PhD Position in Physics – Reading biomolecules with a tiny key hole

Synthesis and characterization of natural polymers at the monomer level is routinely performed in living cells by a broad range of biological enzyme like DNA and RNA polymerases, ribosomes and glycosyltransferases. The same characterization remains a challenge for synthetic polymers even if several promising approaches based on single molecule manipulation and characterization techniques has been used in the past years.
Biological and artificial nanopore are now widely used to sequence at the base pair level DNA, RNA and even oligopeptides molecules. Despite some recent results and their high sensitivity, existing nanopore methods based on electrical detection are limited by their adaptability to the studied polymer and their rate of measurements.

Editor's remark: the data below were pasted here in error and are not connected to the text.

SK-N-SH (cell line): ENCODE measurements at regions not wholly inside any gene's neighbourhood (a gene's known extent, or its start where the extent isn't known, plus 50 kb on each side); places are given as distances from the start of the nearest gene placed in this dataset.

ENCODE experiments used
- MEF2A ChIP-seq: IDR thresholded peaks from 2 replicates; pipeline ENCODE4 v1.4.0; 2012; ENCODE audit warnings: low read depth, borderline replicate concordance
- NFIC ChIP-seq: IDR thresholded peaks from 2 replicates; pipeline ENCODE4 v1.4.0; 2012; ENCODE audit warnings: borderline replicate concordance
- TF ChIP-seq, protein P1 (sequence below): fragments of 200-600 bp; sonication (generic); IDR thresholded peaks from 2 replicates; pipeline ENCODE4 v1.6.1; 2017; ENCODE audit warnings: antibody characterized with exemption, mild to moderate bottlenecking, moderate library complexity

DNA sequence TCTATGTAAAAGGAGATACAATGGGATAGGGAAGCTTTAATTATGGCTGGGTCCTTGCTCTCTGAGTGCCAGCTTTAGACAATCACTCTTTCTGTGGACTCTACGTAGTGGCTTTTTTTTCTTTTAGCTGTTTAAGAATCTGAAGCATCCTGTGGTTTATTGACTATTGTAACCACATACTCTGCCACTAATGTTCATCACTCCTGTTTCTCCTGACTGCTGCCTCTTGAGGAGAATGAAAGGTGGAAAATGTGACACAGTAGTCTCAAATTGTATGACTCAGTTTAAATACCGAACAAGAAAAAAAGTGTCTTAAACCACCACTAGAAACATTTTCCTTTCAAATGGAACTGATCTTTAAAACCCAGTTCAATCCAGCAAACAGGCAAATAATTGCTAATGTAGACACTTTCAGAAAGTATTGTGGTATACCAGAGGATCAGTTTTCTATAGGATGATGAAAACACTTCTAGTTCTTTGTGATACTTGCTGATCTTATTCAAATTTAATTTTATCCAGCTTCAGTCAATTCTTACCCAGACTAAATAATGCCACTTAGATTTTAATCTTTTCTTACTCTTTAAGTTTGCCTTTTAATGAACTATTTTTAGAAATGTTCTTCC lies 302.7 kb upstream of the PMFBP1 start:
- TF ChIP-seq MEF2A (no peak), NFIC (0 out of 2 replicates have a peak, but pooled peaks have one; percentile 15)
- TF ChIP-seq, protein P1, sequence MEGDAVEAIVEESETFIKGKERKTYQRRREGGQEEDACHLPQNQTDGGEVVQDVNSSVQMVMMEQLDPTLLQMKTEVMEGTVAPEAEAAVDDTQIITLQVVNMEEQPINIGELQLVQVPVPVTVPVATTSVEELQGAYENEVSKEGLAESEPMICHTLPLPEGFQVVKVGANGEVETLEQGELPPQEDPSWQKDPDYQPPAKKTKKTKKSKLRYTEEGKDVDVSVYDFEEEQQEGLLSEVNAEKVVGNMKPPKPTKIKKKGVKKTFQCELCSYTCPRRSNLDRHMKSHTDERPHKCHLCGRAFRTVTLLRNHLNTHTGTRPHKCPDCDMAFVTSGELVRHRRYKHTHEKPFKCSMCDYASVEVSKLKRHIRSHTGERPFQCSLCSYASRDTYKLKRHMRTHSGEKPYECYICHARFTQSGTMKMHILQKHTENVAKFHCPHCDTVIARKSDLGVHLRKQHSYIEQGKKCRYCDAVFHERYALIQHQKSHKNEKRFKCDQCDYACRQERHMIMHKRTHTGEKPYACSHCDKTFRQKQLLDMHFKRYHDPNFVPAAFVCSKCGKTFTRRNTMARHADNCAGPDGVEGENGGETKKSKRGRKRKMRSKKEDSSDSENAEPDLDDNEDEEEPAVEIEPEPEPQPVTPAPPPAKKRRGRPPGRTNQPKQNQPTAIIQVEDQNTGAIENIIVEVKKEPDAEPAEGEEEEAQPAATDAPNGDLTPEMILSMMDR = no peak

This collaborative project between physicists and polymer chemists propose a method based on the optical detection of single polymer molecules
during their translocation through nanopores. Our goal is to build a versatile and high throughput tool that can be used on various type of natural and synthetic polymers.
Following a first proof of principle, the PhD student will extend the Zero Mode waveguide for nanopores previously developed by the LPENSL group. We will achieve high frequency detection and characterization of natural and synthetic polymer by improving the same device. This will benefit from the precision polymer synthesis tools developed in the IMP group (collaboration with a PhD student in polymer chemistry). The nanopore  measurements will be compared to a, unique in France, high throughput optical tweezers + confocal system that will enable to build a single molecule ground truth measurement.

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